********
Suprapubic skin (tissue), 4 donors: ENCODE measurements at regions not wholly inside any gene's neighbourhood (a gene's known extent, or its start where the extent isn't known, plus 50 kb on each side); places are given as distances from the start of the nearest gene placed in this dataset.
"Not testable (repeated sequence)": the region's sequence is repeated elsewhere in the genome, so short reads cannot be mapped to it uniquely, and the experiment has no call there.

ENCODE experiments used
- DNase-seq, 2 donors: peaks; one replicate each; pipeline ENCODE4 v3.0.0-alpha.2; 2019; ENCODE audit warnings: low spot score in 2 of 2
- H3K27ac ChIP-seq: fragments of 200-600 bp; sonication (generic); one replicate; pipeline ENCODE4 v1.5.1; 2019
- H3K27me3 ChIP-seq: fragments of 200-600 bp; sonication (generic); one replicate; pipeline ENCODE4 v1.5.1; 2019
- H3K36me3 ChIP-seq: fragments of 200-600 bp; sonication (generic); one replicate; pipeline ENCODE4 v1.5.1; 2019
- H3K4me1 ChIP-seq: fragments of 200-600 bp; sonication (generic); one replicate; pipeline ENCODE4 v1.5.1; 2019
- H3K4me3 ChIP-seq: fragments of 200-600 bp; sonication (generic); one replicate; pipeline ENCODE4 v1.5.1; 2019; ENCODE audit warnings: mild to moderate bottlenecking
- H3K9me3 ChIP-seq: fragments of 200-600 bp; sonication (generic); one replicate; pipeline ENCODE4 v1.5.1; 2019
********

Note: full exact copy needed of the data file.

Suprapubic skin (tissue), 4 donors: ENCODE measurements at regions not wholly inside any gene's neighbourhood (a gene's known extent, or its start where the extent isn't known, plus 50 kb on each side); places are given as distances from the start of the nearest gene placed in this dataset.
"Not testable (repeated sequence)": the region's sequence is repeated elsewhere in the genome, so short reads cannot be mapped to it uniquely, and the experiment has no call there.

ENCODE experiments used
- DNase-seq, 2 donors: peaks; one replicate each; pipeline ENCODE4 v3.0.0-alpha.2; 2019; ENCODE audit warnings: low spot score in 2 of 2
- H3K27ac ChIP-seq: fragments of 200-600 bp; sonication (generic); one replicate; pipeline ENCODE4 v1.5.1; 2019
- H3K27me3 ChIP-seq: fragments of 200-600 bp; sonication (generic); one replicate; pipeline ENCODE4 v1.5.1; 2019
- H3K36me3 ChIP-seq: fragments of 200-600 bp; sonication (generic); one replicate; pipeline ENCODE4 v1.5.1; 2019
- H3K4me1 ChIP-seq: fragments of 200-600 bp; sonication (generic); one replicate; pipeline ENCODE4 v1.5.1; 2019
- H3K4me3 ChIP-seq: fragments of 200-600 bp; sonication (generic); one replicate; pipeline ENCODE4 v1.5.1; 2019; ENCODE audit warnings: mild to moderate bottlenecking
- H3K9me3 ChIP-seq: fragments of 200-600 bp; sonication (generic); one replicate; pipeline ENCODE4 v1.5.1; 2019